Their feithfutfingA'tlieeiMdfngfdanets nna;
StaU eoui-disiant» Mnrercyet^liioiiiaavr
Mark how the AlMSMttK4yi»g <w^iM^^
While feom Oie JMiNlMjnpnlily JigM c^wiifi,
Digitized by VnOOQ iC
Breathes' ber wide infloenee on Hhe world below,
And bids the tides alternate ebb and flow.
View how in conne the constant seasons rise,
Deform the earth, or beanfi^ the sicies : -
Fiist, Spring advancing, widb her flqw'ry train;
Nex^ Summer's band, that spreads the silvan scene ;.
Then, Antnmn, with her yellow harvests crowned,
And trembling Winter close the annual roond^
Hie T^etable tribes observant trace.
From the tsU cedar to the creeping grass :
The cbaui of animated beings scale.
From the small reptile to tV enormous whale ;
From the strong eagle stooping through the skies,
To the low insect that escafies ttrjr eyes I
And see, if see thou canst, in ev'iy frame.
Eternal Wisdom shine confessed the same :
As proper oigans to the least assigned.
As proper means to propagate the kind.
As just tiie structnre,p and as wise die plan.
As in this lord of all^-debating man ! ,
To (he pen of Samubl Wbsley, brother to the
celebrated John Wbslby, we are indebted for one
of flie sweetest pieces of Sacted Lyrical Poetry otir
language can boast
Isaiah XL, 6-8,
The morning flowers display their sweets,
And gay their silken leaves unfold^
As careless of the noon-tide heats, -^
And fearless of the evening cold.
Nipt by the wind's untimely blast, '
Farehed by 'the sun*s director ray.
The momentary glories waste,
The short-lived beauties die away*
So blooms the human face divine.
When youth its pride of beauty shows ;
Fairer than spring the colours shine.
And sweeter than the new-blown rose.
But worn by slowly rolling years.
Or broke by sickness in a day.
The fiiding gloiy disappears.
Hie shoctplived beauties die away.
Yet these, new-rising from the tmab^
With lustre brIgfatiBr frr shaU shrae^
(If goodness in the lifedid Moon) ' '
Bafip'Qom diseases and dssinu.
BNOLiaH SACBBD POBTAT* IxtiX
L0I nckMit Matt, let dMOh d0TMr«
So UeATOQ but reoonpeBM our psiM ;
Peiiab the gnis, and Me tlM flowar.
If firm the word of God I
The pious and exemplary Doddridgb, author of
so many works which nave acquired and still retain
a high and well merited popularity, and have bene-
fitted, and will benefit so many generatioos, com-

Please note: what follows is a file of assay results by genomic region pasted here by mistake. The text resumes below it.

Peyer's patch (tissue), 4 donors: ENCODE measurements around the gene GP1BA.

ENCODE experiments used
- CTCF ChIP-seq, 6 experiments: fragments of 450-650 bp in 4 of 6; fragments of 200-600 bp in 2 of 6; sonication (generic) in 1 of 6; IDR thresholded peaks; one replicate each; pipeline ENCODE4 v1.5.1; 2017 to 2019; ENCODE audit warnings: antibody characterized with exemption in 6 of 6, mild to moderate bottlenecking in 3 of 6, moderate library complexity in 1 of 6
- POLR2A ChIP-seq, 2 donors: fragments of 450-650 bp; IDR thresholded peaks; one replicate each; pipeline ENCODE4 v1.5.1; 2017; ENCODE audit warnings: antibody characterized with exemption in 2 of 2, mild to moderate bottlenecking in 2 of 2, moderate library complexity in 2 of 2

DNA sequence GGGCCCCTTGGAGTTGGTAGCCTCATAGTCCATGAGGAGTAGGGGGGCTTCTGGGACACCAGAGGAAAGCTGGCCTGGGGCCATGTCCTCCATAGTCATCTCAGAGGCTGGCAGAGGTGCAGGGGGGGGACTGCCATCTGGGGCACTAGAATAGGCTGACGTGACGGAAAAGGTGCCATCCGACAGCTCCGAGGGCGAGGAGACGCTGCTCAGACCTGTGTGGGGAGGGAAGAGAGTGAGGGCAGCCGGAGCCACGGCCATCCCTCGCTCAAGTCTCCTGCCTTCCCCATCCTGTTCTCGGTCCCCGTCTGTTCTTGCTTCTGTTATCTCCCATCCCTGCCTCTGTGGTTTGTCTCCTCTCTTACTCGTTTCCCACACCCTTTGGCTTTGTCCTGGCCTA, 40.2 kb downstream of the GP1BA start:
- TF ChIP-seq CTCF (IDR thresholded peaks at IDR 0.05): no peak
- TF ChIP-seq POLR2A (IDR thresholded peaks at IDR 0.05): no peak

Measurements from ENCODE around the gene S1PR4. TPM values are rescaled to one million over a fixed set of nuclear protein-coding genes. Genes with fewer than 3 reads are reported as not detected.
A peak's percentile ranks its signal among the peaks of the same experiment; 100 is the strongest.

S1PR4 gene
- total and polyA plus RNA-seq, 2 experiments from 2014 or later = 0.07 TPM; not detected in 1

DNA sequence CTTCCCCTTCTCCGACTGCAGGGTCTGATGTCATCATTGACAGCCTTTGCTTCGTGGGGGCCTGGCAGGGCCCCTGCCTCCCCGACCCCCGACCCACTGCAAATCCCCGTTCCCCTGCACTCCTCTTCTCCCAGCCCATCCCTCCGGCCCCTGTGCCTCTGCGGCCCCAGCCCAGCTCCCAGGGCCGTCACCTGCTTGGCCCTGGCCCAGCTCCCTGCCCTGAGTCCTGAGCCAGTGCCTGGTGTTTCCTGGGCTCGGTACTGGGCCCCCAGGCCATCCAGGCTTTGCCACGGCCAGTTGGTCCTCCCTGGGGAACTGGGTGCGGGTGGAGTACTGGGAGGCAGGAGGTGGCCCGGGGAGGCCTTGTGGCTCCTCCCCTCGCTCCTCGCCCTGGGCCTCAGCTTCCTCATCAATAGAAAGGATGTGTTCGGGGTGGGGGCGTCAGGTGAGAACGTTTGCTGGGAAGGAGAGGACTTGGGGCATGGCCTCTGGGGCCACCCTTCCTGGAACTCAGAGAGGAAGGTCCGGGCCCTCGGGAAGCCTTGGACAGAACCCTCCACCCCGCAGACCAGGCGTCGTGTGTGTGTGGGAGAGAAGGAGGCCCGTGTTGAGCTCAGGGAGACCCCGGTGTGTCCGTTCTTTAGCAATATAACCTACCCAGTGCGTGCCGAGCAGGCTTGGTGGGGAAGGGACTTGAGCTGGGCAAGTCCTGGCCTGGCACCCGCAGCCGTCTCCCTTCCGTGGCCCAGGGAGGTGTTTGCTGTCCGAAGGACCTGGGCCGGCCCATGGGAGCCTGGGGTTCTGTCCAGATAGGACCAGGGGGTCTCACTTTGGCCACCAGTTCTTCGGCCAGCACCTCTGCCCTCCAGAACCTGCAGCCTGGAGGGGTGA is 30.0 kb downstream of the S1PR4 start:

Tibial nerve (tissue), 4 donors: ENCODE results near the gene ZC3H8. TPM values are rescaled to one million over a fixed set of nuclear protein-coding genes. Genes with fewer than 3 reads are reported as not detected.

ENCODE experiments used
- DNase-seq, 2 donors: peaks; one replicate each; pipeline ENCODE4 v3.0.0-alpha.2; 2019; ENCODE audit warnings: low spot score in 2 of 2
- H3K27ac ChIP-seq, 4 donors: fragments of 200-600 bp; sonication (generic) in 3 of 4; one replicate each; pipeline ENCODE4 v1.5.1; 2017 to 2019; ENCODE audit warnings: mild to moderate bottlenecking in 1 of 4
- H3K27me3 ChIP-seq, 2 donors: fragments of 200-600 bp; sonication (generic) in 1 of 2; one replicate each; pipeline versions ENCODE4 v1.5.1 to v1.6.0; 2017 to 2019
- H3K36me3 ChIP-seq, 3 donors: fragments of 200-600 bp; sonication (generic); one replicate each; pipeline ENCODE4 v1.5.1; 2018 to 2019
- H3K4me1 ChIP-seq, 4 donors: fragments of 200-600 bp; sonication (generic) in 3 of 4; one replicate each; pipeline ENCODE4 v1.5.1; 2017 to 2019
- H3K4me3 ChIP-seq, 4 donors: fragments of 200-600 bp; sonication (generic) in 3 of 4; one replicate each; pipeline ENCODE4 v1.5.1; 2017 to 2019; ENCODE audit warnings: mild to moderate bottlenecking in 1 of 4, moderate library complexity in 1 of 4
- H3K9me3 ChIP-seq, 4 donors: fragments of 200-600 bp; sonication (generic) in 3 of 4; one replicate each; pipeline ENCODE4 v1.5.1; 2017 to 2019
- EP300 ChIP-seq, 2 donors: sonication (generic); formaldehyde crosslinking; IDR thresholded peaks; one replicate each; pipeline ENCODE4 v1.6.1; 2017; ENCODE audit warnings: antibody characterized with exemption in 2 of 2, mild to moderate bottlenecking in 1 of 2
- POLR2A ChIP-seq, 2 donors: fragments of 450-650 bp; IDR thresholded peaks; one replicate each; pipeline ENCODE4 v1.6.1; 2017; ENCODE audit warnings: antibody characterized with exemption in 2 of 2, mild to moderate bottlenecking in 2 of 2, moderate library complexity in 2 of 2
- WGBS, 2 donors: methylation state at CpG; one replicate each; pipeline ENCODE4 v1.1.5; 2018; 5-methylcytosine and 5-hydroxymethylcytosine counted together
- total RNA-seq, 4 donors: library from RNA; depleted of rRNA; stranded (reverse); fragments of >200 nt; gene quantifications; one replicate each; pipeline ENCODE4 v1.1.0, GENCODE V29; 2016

posed a volume of Hymns; they abound in true
piety and heavenly aspirations, and are clothed in
language partaking both of elevation and simplicity.
Isaiah XL, 15-17.
Ye weak inbabitants of olay,
Ye trifliDg^ insecta of a daj,
Low in your native dnat bow down
Before tfa^ £tenial'a awfol tbrooe. '
Witb trembfinr beart, with aolenm eje,
Behold Jehovah aeated high ;
And search what worthy sadrifioe
Your hands can give, your thougfati detise.
Yet Lebanon her cedars bring.
To bhoe before the soVreign King ;
And all the beasts tiiat on it feed,
As vietinis at iiis altar bleed.
Lend let ten thousand trumpets soand.
And call remotest nations round.
Assembled on the crowded plains.
Princes and people, kings and swains.
Joined with the Hying, let the dead
Rising the face of earai o'erspread ;
And while his praise unites their tongnes.
Let angels echo back the songs.
The drop that from the backet fidls,
The dust that hangs upon the scales.
Is more to sky, and eartii, and sea.
Than attthis pomp, O God, to thee.
Isaiah LX, 19-SO.
Ye golden lamps of hesiten, fiiriiwelt,
WHh aU your feeble Kght :
Farewell, thou ever-changjng Moon,
Pale empMMrof the idght.
Digitized by VnOOQ iC
. 11 u.1 »».>WW— II. ,1 ■■iiiiiB I I i m i- ^ IIM 11 ■! ■■ Hi ' ii n i»«ii '
And tlioa, Mfalgeat Mb of 4ay»
My soul, that springs teyoMd ^y sphere,
No iBore deuMuods Hkj m4»
Ye atfos are but the slikwig dast
Of my 4iviDe abode.
Hie travement of those lietly'iily courts,
li^i^We 1 shall r^igti with God.
- The lather of eternal %bt
' Shall there his beams display;
. Nor4rtiaIlQ«e oioiiieiit's daitoeM mill
\Kitb that unvaried d|iy #